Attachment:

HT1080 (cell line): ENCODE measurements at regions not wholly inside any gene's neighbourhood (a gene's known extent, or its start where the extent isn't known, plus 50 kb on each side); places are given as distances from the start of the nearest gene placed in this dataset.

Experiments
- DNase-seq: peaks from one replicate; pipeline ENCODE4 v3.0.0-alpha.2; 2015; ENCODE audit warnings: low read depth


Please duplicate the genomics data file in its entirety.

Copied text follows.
HT1080 (cell line): ENCODE measurements at regions not wholly inside any gene's neighbourhood (a gene's known extent, or its start where the extent isn't known, plus 50 kb on each side); places are given as distances from the start of the nearest gene placed in this dataset.

Experiments
- DNase-seq: peaks from one replicate; pipeline ENCODE4 v3.0.0-alpha.2; 2015; ENCODE audit warnings: low read depth